"It's 1999. I sell my first book to Random House, a memoir of my years as a war photographer, for twice my NBC salary. I'm thrilled when I hear this: a new job; self-reliance; the gift of time to do the work I've been dreaming of since childhood. The book is sold on the basis of a proposal and a first chapter under the title Newswhore, which is the insult often lobbed at us both externally and from within our own ranks—a way of noting, with a combination of shame and black humor, the vulture-like nature of our livelihood, and a means of reclaiming, as I see it, the word 'whore,' since I want to write about sexual and gender politics as well. Random House changes the book's title to Shutterbabe, which a friend came up with. I beg for Shuttergirl instead, to reclaim at least 'girl,' as Lena Dunham would so expertly do years later. Or what about Develop Stop Fix? Anything besides a title with the word 'babe' in it. I'm told I have no say in the matter."
PUBLISHED: April 9, 2013
LENGTH: 10 minutes (2515 words)
A profile of California Gov. Jerry Brown, who just turned 75 and is ready to address the state's problems:
"Unemployment in California is still higher than the national average and the state has billions of dollars of unfunded pension liabilities. He says there are some public workers in the state who can retire at 50 'and I think they’re going to live until they’re 100. So we have to pay for them for 50 years and they only work for 30 … how’s that going to work?' He has other projects – 'big ideas', such as changing the distribution of new tax money to schools to help children who may not speak English as a first language, and developing a bullet train in the face of considerable opposition and a rising price tag. 'You can’t be a great country without a big idea and without being able to have faith that the people who come after you will continue,' he says, emphatically. 'Otherwise it’s just shifting sands.'"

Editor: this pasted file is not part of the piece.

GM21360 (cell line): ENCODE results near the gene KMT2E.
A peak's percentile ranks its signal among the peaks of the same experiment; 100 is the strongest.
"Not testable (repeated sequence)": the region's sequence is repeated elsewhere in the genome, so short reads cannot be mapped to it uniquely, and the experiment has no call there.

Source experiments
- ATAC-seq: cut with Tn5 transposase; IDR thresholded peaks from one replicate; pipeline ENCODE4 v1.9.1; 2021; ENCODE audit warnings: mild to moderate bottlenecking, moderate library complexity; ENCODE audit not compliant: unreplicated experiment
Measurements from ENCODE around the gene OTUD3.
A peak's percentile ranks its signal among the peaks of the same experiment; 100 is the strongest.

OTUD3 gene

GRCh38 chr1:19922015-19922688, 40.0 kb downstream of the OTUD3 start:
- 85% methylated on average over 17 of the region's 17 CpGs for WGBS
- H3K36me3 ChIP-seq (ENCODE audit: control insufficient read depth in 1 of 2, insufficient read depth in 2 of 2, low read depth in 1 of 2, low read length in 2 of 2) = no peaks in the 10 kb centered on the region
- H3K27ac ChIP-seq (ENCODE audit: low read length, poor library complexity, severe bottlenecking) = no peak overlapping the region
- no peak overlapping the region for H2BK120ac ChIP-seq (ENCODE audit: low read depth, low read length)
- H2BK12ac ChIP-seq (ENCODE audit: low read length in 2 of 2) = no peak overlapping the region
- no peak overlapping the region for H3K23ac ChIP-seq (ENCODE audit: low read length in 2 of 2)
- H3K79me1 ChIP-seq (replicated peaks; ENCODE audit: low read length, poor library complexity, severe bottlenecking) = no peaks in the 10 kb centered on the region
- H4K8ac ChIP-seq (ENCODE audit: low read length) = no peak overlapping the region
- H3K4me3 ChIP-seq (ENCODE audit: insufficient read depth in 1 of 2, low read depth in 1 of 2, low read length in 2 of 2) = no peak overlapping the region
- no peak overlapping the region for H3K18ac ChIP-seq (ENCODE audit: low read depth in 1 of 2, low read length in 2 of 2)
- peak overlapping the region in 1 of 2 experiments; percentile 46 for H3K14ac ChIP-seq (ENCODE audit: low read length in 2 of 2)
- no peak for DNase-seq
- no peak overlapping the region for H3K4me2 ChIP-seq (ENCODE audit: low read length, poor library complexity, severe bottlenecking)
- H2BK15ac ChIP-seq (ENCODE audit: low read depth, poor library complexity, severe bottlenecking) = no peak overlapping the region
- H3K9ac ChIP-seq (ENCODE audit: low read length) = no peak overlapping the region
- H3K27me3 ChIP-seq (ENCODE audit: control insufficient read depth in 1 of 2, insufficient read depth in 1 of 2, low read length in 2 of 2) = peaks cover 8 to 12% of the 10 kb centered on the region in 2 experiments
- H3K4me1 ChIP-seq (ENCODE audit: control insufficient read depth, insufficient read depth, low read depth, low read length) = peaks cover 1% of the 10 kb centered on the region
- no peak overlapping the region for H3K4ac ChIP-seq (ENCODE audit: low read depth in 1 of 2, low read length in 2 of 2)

PUBLISHED: April 5, 2013
LENGTH: 14 minutes (3574 words)
A Navy intelligence analyst reports a rape and finds herself ostracized. She's not the only one, and the U.S. military still has not taken serious steps to address a culture that condones sex abuse:
"The scandal of rape in the U.S. Armed Forces, across all of its uniformed services, has become inescapable. Last year saw the military's biggest sex-abuse scandal in a decade, when an investigation at Lackland Air Force Base in San Antonio revealed that 32 basic-training instructors preyed on at least 59 recruits. In Fort Bragg, North Carolina, Army Brig. Gen. Jeffrey Sinclair is currently facing court-martial for sex-crimes charges, including forcible sodomy, for alleged misconduct against five women. In October, an Air Force technical sergeant filed an administrative complaint describing a work environment of comprehensive harassment – in which all women are 'bitches'; and claimed that during a routine meeting in a commander's office, she was instructed to take off her blouse and 'relax' – edged with menace and punctuated by violent assaults. In December, a Department of Defense report revealed that rape is rampant at the nation's military academies, where 12 percent of female cadets experienced 'unwanted sexual contact.' And an explosive series of federal lawsuits filed against top DOD brass on behalf of 59 service members (including Rebecca Blumer) allege that the leadership has done nothing to stop the cycle of rape and impunity – and that by failing to condemn sexual assault, the military has created a predators' playground."
PUBLISHED: Feb. 27, 2013
LENGTH: 28 minutes (7041 words)
A 10-year-old boy suffers abuse growing up and murders his sleeping father, a member of the National Socialist Movement. What led to the killing, and did the system fail him?
"Inside the police station, Joseph sits in the interrogation room with a blanket on his lap and a McDonald's meal on the table. Krista strokes his hand as Detective Hopewell interviews him. Joseph tells Hopewell that he was 'tired' of his dad hitting him and his mom. 'I didn't want to do it,' Joseph tells Hopewell. 'It's just that he hurts us.'
"He says his dad is cheating on his mother and he's afraid if there would be a divorce, he would have to live with his father. 'That really scared me,' Joseph says. He tells Hopewell that Jeffrey threated to kill the family. 'He hates everybody, even my baby sister. When someone says that about someone I really care about, I get really mad.' Every day, Joseph says, he and his father 'are hating each other more and more.'
"Joseph tells Hopewell that the night of the killing he woke up in his bedroom — 'crazy in my thoughts. I think that if I shoot him then maybe he wouldn't be able to hurt us… I started thinking I should end this father-son thing.'"
PUBLISHED: Feb. 12, 2013
LENGTH: 25 minutes (6408 words)